Maclura tricuspidata is a tree native to East Asia, occasionally grown for its fruit, somewhat similar to that of the related mulberry (Morus spp.). It is also known by common names including cudrang, mandarin melon berry, silkworm thorn, zhe or che , and Chinese mulberry (but not to be confused with Morus australis also known by that name). It grows up to 6 m high.
The Tanzhe Temple west of Beijing, China is named for this tree.
Shrubs or small trees, 1-7 m tall, deciduous. Bark grayish brown. Branchlets slightly ridged, glabrous; spines 0.5-2 cm. Winter buds reddish brown. Petiole 1-2 cm, sparsely pubescent; leaf blade ovate to rhombic-ovate, occasionally 3-lobed, 5-14 × 3-6 cm, abaxially greenish white and glabrous or sparsely pubescent, adaxially deep green and glabrous, base rounded to cuneate, margin entire, apex acuminate; secondary veins 4-6 on each side of midvein, tertiary veins reticulate. Inflorescences axillary, single or in pairs. Male inflorescences capitulate, ca. 5 mm in diam.; peduncle shorter than capitulum. Female inflorescences 1-1.5 cm in diam., axillary; peduncle short. Male flowers: calyx lobes fleshy, margin revolute, apex thick; pistillode pyramidal. Female flowers: calyx lobes with margin revolute, apically shield-shaped; ovary immersed in lower part of calyx. Fruiting syncarp orange red when mature, ± globose, ca. 2.5 cm in diam. Fl. May-Jun, fr. Jun-Jul.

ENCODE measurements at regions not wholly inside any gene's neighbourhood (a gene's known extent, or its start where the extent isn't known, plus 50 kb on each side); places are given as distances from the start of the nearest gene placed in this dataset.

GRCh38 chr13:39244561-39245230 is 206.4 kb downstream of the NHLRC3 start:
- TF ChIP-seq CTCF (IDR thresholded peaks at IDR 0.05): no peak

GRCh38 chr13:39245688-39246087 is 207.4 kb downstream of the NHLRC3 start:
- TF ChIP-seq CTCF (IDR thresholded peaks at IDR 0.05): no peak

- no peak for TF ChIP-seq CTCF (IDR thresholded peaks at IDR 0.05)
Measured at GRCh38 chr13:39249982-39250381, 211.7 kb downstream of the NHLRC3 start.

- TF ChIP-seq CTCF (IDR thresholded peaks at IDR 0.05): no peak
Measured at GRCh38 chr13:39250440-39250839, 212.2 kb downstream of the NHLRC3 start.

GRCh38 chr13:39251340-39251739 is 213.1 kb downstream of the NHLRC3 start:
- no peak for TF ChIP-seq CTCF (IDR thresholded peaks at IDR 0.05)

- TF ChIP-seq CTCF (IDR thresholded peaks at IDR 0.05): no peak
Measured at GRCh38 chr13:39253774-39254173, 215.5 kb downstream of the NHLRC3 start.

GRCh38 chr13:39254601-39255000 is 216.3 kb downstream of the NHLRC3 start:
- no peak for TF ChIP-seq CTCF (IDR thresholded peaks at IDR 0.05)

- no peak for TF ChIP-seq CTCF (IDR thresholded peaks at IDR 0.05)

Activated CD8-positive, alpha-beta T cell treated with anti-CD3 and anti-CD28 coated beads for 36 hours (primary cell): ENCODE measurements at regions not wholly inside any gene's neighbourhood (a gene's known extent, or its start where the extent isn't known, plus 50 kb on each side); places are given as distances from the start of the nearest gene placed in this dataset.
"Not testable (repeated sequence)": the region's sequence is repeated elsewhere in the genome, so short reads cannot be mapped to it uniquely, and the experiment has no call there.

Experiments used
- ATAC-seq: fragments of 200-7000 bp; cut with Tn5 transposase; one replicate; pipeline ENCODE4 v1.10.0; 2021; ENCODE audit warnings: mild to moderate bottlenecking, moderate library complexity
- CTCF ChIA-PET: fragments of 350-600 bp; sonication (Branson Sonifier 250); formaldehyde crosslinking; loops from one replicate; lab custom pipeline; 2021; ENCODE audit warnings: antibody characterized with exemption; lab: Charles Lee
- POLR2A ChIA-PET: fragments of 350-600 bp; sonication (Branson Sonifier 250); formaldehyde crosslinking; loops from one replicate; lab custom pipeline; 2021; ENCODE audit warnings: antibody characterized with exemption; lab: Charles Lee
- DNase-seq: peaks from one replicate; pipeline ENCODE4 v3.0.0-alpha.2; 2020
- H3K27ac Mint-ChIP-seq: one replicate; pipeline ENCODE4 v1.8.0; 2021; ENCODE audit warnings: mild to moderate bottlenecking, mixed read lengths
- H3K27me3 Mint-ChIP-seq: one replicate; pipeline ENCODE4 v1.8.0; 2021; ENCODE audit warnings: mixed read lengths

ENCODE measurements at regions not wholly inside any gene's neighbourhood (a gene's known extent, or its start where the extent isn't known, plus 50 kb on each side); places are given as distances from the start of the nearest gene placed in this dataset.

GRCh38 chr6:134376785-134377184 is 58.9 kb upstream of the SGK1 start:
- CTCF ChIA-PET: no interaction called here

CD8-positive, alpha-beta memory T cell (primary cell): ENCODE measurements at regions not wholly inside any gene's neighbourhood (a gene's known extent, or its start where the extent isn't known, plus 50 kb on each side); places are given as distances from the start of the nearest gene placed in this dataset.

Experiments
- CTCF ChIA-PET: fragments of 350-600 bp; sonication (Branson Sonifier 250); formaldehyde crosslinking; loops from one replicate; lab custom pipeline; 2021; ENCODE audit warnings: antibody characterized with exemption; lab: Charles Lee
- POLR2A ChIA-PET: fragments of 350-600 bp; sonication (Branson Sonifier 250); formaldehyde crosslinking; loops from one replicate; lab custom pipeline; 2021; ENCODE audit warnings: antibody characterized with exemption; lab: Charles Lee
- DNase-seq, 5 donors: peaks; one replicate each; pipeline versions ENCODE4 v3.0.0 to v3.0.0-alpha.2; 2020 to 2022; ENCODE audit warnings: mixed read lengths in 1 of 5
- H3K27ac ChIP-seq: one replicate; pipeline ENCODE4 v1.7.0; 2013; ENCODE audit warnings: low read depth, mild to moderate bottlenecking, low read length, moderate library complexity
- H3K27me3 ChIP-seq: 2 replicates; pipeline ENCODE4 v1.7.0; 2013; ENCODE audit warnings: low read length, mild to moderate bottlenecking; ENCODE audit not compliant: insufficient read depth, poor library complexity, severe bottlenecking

Sunny forest margins, mountain slopes; 500-2200 m. Anhui, Fujian, SE Gansu, Guangdong, Guangxi, Guizhou, Hebei, Henan, Hubei, Hunan, Jiangsu, Jiangxi, Shaanxi, Shandong, S Shanxi, Sichuan, Yunnan, Zhejiang [Japan (cultivated), Korea].
The bark fibers are used for making paper, the leaves are used as food for silkworms, the fruit are edible, and the bark is used medicinally.
Indications: rheumatic pain, bruises, muscle strain, anemia, dizziness, numbness, irregular menstruation. cough and phlegm, expelling wind and dampness, stasis pain.